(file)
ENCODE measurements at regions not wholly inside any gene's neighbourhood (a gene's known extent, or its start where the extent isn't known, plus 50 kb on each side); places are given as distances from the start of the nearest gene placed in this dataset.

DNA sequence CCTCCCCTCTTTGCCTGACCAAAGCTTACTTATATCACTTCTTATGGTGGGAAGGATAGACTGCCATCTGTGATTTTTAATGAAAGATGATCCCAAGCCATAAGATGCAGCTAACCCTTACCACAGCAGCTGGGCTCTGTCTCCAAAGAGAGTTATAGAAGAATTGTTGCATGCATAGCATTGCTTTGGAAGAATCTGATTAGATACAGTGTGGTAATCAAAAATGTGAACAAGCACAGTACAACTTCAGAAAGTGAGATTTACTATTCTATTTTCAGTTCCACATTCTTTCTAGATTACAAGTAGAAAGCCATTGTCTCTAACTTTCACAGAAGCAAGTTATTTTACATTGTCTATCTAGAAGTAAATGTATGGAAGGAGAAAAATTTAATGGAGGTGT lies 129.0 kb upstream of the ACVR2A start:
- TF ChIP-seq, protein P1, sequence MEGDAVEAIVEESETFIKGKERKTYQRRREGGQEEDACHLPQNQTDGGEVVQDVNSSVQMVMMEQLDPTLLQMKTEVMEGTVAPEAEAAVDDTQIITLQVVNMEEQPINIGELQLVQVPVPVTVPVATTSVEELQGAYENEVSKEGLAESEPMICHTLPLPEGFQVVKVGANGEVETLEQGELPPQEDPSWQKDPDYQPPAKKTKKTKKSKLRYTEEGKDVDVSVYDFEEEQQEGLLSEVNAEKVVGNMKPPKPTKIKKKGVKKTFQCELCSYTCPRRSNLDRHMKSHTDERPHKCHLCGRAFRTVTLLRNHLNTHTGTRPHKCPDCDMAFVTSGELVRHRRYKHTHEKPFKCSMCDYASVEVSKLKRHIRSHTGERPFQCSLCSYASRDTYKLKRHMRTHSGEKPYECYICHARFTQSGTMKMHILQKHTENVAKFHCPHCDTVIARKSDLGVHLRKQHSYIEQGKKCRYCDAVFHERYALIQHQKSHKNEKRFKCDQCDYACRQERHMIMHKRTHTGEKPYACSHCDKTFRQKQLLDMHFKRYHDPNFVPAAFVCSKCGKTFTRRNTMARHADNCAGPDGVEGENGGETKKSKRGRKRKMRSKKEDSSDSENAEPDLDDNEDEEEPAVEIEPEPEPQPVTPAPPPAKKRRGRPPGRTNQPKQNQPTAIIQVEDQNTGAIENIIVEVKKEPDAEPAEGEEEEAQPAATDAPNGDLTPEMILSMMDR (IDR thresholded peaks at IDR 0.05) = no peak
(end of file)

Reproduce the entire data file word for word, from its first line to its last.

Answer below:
ENCODE measurements at regions not wholly inside any gene's neighbourhood (a gene's known extent, or its start where the extent isn't known, plus 50 kb on each side); places are given as distances from the start of the nearest gene placed in this dataset.

DNA sequence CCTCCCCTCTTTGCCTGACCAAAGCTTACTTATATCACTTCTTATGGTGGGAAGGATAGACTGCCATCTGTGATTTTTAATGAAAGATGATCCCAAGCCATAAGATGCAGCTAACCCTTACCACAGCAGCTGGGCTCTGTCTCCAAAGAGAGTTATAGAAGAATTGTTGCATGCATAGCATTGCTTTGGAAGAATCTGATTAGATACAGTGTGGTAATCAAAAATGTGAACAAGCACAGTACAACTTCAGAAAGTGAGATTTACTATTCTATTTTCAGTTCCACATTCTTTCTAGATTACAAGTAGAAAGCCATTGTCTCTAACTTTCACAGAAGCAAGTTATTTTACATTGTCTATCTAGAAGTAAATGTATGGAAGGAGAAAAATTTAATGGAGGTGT lies 129.0 kb upstream of the ACVR2A start:
- TF ChIP-seq, protein P1, sequence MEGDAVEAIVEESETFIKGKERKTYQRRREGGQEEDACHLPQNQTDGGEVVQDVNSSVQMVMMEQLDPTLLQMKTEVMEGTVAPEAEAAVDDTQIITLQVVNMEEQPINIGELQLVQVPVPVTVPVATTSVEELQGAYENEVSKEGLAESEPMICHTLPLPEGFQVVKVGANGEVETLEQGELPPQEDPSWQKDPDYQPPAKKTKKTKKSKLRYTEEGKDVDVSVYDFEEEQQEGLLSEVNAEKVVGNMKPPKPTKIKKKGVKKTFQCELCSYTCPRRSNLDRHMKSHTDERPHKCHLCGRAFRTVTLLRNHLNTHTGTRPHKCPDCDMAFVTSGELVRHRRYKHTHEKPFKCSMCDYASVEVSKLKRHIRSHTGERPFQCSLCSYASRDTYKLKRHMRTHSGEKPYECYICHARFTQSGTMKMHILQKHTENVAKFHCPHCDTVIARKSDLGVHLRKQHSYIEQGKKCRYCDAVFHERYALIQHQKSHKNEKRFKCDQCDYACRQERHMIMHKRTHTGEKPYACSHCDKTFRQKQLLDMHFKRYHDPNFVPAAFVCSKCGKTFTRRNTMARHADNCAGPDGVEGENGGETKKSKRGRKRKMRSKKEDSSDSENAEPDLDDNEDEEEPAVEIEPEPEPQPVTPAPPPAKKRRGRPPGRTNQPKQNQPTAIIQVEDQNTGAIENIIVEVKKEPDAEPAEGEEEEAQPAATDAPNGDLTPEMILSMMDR (IDR thresholded peaks at IDR 0.05) = no peak